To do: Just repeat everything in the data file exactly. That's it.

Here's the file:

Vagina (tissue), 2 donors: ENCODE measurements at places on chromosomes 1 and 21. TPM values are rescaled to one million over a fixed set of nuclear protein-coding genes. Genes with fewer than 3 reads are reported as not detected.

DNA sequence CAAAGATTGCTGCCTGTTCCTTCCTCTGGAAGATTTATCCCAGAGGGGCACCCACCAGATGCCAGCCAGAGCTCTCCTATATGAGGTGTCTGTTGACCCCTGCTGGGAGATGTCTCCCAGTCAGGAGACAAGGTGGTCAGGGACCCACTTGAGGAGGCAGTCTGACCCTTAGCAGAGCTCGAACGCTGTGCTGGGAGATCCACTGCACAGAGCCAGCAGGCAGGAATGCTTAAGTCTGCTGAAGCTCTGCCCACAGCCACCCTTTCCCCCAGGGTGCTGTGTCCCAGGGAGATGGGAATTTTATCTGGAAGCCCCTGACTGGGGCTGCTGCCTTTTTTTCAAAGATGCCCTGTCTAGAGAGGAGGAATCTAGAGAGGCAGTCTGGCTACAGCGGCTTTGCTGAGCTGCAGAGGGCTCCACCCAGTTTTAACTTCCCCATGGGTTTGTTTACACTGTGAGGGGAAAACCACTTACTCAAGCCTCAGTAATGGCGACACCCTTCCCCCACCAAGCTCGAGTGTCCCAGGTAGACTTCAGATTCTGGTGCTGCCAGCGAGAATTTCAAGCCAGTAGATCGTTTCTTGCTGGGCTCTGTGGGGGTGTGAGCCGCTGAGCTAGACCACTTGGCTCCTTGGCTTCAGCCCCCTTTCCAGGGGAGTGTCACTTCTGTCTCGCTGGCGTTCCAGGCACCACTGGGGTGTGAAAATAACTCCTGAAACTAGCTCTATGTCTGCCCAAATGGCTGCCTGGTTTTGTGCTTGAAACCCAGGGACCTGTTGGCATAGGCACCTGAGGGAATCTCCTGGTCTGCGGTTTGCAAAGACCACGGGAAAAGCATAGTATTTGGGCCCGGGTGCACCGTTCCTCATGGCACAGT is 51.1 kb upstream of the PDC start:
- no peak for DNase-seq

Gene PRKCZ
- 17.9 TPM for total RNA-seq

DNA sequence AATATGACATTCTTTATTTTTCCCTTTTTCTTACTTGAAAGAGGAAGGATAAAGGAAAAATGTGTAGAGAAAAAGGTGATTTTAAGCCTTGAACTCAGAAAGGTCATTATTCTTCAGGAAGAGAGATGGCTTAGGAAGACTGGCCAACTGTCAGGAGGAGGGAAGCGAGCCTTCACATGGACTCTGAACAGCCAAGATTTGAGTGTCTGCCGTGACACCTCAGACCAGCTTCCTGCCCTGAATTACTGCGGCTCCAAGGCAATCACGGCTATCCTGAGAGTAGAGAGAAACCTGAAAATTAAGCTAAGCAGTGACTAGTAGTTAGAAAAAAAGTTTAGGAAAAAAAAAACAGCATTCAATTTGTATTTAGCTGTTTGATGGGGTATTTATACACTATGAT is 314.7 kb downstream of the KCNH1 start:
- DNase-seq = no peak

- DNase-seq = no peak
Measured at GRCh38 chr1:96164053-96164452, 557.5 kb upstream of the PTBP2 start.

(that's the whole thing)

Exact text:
Vagina (tissue), 2 donors: ENCODE measurements at places on chromosomes 1 and 21. TPM values are rescaled to one million over a fixed set of nuclear protein-coding genes. Genes with fewer than 3 reads are reported as not detected.

DNA sequence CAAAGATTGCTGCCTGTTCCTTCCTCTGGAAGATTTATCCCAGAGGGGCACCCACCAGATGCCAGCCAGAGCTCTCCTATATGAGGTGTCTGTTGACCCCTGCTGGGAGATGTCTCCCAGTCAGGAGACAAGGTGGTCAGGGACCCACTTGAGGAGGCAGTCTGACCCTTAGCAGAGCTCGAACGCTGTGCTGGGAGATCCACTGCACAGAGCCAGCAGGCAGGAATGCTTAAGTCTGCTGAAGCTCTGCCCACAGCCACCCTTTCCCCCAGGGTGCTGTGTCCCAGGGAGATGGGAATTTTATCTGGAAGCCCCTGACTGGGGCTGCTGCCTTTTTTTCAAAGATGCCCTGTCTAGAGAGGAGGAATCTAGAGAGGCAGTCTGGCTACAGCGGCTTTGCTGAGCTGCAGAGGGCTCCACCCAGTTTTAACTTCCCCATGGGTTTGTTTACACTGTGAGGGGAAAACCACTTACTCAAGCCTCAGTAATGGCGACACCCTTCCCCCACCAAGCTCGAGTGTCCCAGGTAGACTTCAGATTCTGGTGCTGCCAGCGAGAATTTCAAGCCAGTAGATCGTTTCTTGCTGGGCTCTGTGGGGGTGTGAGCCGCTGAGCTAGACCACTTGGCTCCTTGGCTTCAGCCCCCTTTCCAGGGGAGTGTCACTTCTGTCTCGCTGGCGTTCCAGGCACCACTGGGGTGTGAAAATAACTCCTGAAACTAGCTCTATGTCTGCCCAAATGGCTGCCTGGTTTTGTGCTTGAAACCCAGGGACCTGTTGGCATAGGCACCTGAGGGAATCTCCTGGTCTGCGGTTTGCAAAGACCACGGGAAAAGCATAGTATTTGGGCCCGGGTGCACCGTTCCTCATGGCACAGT is 51.1 kb upstream of the PDC start:
- no peak for DNase-seq

Gene PRKCZ
- 17.9 TPM for total RNA-seq

DNA sequence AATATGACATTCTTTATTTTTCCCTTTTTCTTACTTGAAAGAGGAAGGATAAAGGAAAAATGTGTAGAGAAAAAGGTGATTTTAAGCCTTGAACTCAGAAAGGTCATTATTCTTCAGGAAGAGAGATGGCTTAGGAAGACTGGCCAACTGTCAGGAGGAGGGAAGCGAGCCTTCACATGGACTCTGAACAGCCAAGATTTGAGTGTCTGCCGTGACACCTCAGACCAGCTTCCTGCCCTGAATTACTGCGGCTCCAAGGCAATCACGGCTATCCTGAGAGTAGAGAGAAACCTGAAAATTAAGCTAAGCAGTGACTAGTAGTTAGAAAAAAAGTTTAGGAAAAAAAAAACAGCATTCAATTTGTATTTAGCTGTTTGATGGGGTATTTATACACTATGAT is 314.7 kb downstream of the KCNH1 start:
- DNase-seq = no peak

- DNase-seq = no peak
Measured at GRCh38 chr1:96164053-96164452, 557.5 kb upstream of the PTBP2 start.